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Life Lesson #2



*Pseudo name used.


On a dreary Friday in the middle of winter, Paul appeared eager to show me his new home. A modest townhouse equipped with everything required for a comfortable life. In hearing his story, it was apparent that this was a significant milestone, a manifestation of pride and hard-work.


'the past had passed and when you remain focused on what has happened, you cannot move forward.'

After hospitably making me a pot of tea, we jumped into his story. It all began as a 19 year old back in his home country of Congo. His father was an Member of Parliament in government and with the rising political tension, there were concerns for safety. Paul described the security measures that were installed around their home, such as two metre high fences topped with electric barbed wire. He mentioned that since the change in leadership of 1997, the country had become very dangerous. A place fuelled by corruption and jealousy.

Paul began to dig down into the specifics, to the day he said goodbye to his parents as he normally would and went on his way to university. It seemed like every other day, in fact he couldn’t recall even the slightest difference. Only on this day, he didn’t make his own way home, his fathers bodyguard arrived to collect him and his three siblings from school. With minimal explanation they were driven over the border to the neighbouring country, Rwanda. It was at this time that they were informed that their father had been executed. The situation was confronting to say the least, especially given that photo evidence was shown to Paul as the eldest. He explained that in this situation, being the son of the target, he was considered to be a threat. It was no longer safe for them to live there, nor to grieve their loss in the embrace of family.

They travelled to Uganda, then to South Africa, before their final destination of Australia, where they would later seek asylum. At such young age, he was now responsible for the upbringing of his brothers and sister as they navigated through school years in a country where they couldn’t speak a word of of the language. For the first part, Paul would carry a dictionary around trying to understand, communicate and connect, whilst struggling to reform his identity, support his family and continue to move forward.

Unfortunately, he hit road blocks. He was not able to get a job for 14 months in his relevant field of study as he was told that his education was not transferable. Rather than allowing this to restrict him, he decided to pursue a degree in International Studies.

Paul mentioned that he had some assumptions as to why the attack on his father occurred and would like to act as a catalyst for change in the justice process within his country. He described his hopes to become an Australian diplomat back in Congo, as with this, he would have protection.

After struggling to get work in Melbourne, he applied for a job in Sydney, which he was successful in obtaining. It was a significant turn of events, a positive step forward, only that he had a heart attack whilst driving on his first shift. Hardship had crept its way in again. Talking through the traumatic experience with Paul, he explained that the doctor believed that he was healthy and had very low risk factors. It seemed that stress played a large part in this incident, from his struggles with work to the inability to move forward in his life.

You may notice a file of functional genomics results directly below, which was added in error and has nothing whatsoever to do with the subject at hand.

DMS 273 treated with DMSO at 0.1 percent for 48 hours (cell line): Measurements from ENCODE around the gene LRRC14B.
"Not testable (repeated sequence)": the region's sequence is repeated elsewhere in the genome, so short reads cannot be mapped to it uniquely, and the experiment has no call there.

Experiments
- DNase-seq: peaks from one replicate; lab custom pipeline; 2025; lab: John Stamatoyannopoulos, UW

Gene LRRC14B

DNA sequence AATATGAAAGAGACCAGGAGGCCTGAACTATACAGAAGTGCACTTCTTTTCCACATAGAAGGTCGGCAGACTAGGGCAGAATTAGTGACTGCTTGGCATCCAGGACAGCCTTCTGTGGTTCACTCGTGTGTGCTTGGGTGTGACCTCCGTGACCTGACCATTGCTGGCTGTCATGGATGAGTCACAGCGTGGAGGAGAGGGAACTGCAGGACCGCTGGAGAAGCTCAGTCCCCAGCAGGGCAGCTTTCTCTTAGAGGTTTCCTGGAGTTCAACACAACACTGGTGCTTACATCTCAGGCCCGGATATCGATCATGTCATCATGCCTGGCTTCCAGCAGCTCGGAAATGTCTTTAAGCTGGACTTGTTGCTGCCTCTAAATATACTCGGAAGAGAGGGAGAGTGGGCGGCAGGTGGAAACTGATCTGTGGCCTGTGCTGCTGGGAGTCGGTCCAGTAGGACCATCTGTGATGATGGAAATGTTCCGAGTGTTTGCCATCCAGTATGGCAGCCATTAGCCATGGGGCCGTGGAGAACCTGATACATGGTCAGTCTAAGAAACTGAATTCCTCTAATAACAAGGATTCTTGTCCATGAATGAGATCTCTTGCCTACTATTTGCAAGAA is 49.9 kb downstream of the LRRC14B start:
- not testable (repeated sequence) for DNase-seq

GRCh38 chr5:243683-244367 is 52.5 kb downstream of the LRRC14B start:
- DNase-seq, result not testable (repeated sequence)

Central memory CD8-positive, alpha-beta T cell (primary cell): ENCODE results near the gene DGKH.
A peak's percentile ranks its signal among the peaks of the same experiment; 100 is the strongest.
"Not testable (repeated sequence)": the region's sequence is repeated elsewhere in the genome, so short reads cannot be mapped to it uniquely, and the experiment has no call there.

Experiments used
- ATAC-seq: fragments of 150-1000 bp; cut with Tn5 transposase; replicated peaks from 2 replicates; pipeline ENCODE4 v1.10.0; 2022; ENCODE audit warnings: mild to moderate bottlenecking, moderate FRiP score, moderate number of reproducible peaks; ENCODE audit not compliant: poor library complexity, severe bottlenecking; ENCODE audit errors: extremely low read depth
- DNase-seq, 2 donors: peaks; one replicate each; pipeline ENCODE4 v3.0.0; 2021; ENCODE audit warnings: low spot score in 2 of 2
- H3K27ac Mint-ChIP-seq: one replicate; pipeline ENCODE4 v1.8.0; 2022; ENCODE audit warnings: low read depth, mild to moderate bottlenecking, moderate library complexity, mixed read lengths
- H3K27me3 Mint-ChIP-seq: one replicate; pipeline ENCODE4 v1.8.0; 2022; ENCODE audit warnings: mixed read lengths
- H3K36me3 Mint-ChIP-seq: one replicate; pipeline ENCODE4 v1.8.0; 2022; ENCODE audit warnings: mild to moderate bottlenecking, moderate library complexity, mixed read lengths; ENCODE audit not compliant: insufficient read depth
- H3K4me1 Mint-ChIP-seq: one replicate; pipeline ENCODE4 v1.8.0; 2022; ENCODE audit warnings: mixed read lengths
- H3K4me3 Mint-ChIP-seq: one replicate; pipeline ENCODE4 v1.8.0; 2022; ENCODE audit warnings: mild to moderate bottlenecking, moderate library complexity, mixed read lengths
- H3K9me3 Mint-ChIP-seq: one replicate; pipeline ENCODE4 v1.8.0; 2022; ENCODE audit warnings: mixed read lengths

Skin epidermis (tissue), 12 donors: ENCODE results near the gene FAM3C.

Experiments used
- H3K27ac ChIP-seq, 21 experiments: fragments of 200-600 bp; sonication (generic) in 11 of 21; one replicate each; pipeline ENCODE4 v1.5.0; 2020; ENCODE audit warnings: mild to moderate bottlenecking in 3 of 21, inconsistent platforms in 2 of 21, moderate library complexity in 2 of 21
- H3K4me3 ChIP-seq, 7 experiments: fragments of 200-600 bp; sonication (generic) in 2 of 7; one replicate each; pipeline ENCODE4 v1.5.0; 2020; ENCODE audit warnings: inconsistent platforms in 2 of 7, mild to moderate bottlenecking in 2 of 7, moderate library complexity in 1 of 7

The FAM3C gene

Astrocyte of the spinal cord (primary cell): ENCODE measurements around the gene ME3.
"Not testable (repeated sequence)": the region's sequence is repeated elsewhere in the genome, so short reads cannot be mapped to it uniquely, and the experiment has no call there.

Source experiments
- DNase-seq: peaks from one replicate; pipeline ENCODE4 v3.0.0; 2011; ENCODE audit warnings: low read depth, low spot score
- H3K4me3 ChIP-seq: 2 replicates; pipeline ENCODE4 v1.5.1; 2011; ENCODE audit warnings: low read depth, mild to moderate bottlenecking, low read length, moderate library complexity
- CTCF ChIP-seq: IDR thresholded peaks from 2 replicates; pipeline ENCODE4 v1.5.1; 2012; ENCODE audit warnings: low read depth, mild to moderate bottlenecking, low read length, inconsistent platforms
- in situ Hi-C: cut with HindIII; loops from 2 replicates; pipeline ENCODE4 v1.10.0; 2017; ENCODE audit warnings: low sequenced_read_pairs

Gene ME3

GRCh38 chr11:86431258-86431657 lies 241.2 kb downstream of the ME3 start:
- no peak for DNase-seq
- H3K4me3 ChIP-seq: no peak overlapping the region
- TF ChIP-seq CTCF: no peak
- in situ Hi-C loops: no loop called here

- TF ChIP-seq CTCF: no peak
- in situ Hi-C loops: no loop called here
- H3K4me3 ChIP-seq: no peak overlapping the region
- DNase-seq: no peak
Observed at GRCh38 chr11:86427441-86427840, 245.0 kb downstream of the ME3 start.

Today, Paul has come a long way from his experience with struggle. He is now working, healthy and has a young family. Upon reflection of his adversity and what he had learnt, Paul explained that you always need to have a plan, a goal for the future. He explained that it’s good to be both a pessimist and an optimist. Sometimes you need to be a pessimist to think about the dangers and risks as you never know what could happen. But then it’s about being an optimist, having a plan to move towards. In his own words, Paul explained that it wasn’t about ignoring the horrible things that have occurred, but rather about acknowledging them and finding ways to avoid being immobilised by them. This seemed to stem from something that Paul’s father had said to him when he was younger, that he should always think about the future, that the past had passed and when you remain focused on what has happened, you cannot move forward.

When I asked Paul what else he had learnt from his experience, he immediately mentioned resilience. In exploring what he meant and how he believed he developed resilience, he confidently answered. He described that it was something you had to build by continuing to move forward with a reason to do so. He said that he also became resilient by reading about others people’s journey with hardship and how they come out other side. These stories reinforced the belief that things would be good in the end, they strengthened his optimism.

In breaking it down with him, I discovered this: resilience, you develop it by continuing to move forward, but in order to do so, you require motivation which is established through a sense of responsibility, a conviction that you are the one that needs to take action. Ultimately however, Paul explained that resilience was driven by an underlying sense of hope. Without hope you cannot build resilience.

Paul added a final lesson that he hard learnt. He mentioned that his experience had also taught him to acknowledge where was at any given time in his life, to be grateful for what he had.

When we were finishing up, I asked Paul if he had a photo that he felt represented him. It was evident that the pain from his past remained. He mentioned that he had locked photo folders on his phone so that he wouldn’t be reminded of his past. Carrying all this on his shoulders, he continues to walk forward with hope, the key to resilience.


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